The Sierra Nevada and surrounding area in the southern Spanish region of Andalucía offers beautiful, often breathtaking scenery and a myriad of options for hiking and other outdoor pursuits. The National Park is surrounded by vast areas of unspoilt countryside to explore and, particularly in winter, some of the most spectacular views of the snow-capped mountains can be had from outside the park itself.
The region is also home to scenic white villages, and, not least, the historic city of Granada and the “must-see” Alhambra.
The Sierra Nevada region is incredibly rich in plant and animal life, much of it unique. You are likely to see lots of rare flowers, birds and lizards, as well as the occasional ibex (mountain goat). See our guide to the fauna and flora of the Sierra Nevada for more information.
As in any mountain environment, safety is paramount. Particularly in winter the mountains can be dangerous, but even in summer the weather can change abruptly and dramatically at high altitudes. The vast majority of visitors encounter no problems, but each year a few people do get into serious trouble, and very occasionally lives are lost. See our guide to staying safe in the mountains for advice on sensible precautions to take.
Sierra Nevada National Park
The Sierra Nevada National Park is a paradise for hikers, with an incredible range of scenery on offer. As you climb up from Granada, lush river valleys and pine forests give way to seemingly barren mountains with spectacular views over the surrounding countryside and Granada. On a clear day, you can even see right across the Mediterranean to Morocco.
One of the most appealing aspects of walking in the Sierra Nevada is the incredible peace and quiet. Due to the huge size of the national park and the fact that few people outside Spain are aware of the excellent hiking available, you can spend the whole day in the mountains and hardly meet anyone. In fact, the Sierra Nevada National Park covers 85,883 hectares, making it the biggest national park in Spain. A further 89,966 hectares are designated natural park, giving a total protected area of 174,849 hectares. Virtually the whole of that area has also been recognised as a biosphere reserve by UNESCO.
The highest peaks in the park are Mulhacén (3479 metres above sea level, making it the highest mountain in mainland Spain), Veleta (3396 m) and Alcazaba (3336 m). At these high altitudes there can be significant snow cover from November to May, and the north side of Veleta is home to the Sierra Nevada ski station, which hosted the Alpine World Ski Championships in 1996.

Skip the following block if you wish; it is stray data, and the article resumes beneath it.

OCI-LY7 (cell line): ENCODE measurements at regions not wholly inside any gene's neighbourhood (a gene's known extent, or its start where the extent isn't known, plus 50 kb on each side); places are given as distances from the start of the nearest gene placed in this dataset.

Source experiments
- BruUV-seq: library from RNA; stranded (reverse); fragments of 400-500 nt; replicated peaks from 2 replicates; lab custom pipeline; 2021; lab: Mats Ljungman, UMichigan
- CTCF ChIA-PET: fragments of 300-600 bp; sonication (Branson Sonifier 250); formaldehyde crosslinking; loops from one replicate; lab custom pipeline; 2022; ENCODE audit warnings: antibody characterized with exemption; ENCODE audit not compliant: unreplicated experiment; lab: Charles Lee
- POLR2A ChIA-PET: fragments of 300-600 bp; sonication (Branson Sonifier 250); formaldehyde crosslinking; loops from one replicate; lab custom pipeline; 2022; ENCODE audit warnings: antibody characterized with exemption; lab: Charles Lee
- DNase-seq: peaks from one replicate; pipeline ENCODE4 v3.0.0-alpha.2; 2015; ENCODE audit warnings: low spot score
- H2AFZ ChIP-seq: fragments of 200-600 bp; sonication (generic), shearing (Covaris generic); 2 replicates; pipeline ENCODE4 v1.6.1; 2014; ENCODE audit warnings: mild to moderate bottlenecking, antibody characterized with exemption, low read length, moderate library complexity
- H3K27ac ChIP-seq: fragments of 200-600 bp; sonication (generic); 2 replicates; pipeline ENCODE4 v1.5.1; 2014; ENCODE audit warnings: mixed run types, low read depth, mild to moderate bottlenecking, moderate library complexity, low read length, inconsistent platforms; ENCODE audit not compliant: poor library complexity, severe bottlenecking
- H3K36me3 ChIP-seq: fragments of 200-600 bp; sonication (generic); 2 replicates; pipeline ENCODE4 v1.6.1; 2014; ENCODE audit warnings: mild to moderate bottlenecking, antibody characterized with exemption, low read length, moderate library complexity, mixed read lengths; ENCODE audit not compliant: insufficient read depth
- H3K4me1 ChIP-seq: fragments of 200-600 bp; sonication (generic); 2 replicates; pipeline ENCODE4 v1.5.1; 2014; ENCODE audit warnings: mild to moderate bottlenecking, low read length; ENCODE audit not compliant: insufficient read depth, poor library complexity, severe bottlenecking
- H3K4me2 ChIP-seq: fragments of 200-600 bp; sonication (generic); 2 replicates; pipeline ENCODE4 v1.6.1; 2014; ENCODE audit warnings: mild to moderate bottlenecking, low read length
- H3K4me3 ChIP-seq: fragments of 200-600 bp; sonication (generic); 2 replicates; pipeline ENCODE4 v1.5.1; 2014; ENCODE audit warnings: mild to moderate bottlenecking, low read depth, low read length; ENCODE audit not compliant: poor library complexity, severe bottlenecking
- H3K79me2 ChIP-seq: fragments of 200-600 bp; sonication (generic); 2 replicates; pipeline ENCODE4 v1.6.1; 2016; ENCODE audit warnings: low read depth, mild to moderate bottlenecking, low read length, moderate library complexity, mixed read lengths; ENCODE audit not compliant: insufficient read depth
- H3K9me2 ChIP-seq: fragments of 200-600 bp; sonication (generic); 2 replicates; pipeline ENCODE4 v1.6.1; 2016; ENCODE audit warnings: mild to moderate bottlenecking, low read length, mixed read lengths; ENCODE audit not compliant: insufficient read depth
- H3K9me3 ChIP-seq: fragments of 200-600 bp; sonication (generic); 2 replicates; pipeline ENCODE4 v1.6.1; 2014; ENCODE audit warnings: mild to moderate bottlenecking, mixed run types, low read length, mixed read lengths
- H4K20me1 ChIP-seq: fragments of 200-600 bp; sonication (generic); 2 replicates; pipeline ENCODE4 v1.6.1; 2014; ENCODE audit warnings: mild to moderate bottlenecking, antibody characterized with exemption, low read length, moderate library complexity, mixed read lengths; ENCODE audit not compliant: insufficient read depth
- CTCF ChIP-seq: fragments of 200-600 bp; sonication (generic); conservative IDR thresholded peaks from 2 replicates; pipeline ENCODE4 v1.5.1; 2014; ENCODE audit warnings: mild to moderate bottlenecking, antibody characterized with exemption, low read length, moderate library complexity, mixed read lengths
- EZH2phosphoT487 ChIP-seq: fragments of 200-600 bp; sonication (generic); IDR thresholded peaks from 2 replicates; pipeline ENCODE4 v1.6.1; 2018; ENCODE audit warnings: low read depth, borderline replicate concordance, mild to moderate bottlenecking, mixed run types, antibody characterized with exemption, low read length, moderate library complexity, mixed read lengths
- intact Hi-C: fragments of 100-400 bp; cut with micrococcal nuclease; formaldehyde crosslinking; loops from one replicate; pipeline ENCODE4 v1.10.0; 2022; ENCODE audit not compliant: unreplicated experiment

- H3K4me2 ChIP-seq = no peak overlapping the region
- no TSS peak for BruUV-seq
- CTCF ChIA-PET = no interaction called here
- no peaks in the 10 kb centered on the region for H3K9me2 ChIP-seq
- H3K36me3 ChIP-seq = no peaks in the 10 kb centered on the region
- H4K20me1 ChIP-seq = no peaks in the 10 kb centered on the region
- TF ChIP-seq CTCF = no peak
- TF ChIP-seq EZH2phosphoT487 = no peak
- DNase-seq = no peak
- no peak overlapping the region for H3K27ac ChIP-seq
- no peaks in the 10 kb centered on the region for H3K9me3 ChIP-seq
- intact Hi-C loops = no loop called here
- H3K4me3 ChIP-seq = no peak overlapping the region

The Sierra Nevada is spread across two provinces – Granada and Almería. This website covers the western half in Granada province. This part is by far the most visited as it is easier to access and is home to the highest peaks and most dramatic scenery. We have organised the walks within the Sierra Nevada park into two main areas:
- North-West Sierra Nevada – see the walks in this area
- The Alpujarras (South-West Sierra Nevada) – see the walks in this area
East of Granada
Nestled between the Sierra Nevada and the Sierra de Huétor lie a couple of peaceful river valleys, separated by high ridges which in winter and spring offer uninterrupted views of the snow-capped mountains.
In the valleys there are orchards with an incredible variety of fruit trees , including cherry, apricot, apple, pear, pomegranate, fig, almond and walnut. This area is very close to Granada, and is well served by Andalucía’s regional bus network, making it possible to do a number of one-way walks between the villages of Quéntar, Dúdar, Beas de Granada, Pinos Genil and Güéjar Sierra, as well as from those villages to Granada itself.
Lush citrus groves, pretty white-washed villages and a large reservoir have helped to make this area very popular with both expats and holiday-makers. The GR-7 long-distance walking route runs through the valley, but there are many other possible trails, and as you’re never too far away from a village, refreshments are always close at hand. Its strategic location between the sea, the Alpujarras and Granada makes the Lecrín valley very easy to get to.
Sierra de Huétor Natural Park
The undulating, forest-clad landscape of the Sierra de Huétor offers some relatively short and easy routes, ideal for families and other people who want to enjoy the beautiful scenery without exerting themselves too much. Nevertheless, you get some fantastic views of the Sierra Nevada. The park lies only a short way north-west of Granada, and is easily accessible from the A-92 motorway. A number of trails have recently been marked, so you shouldn’t get lost!
Sierras de Alhama, Tejeda y Almijara Natural Park
Crystal clear rivers, fascinating rock formations and dramatic waterfalls make these three adjoining mountain ranges a great location for trekking and canyoning. There’s also lots of wildlife, particularly ibex and birds. After a day in the mountains, you can unwind by immersing yourself in the thermal waters of the old Moorish spa town of Alhama de Granada. Straddling the border of the provinces of Granada and Málaga, this large natural park can be approached from Granada, Málaga or Antequera, buy is virtually unknown outside of Andalucía.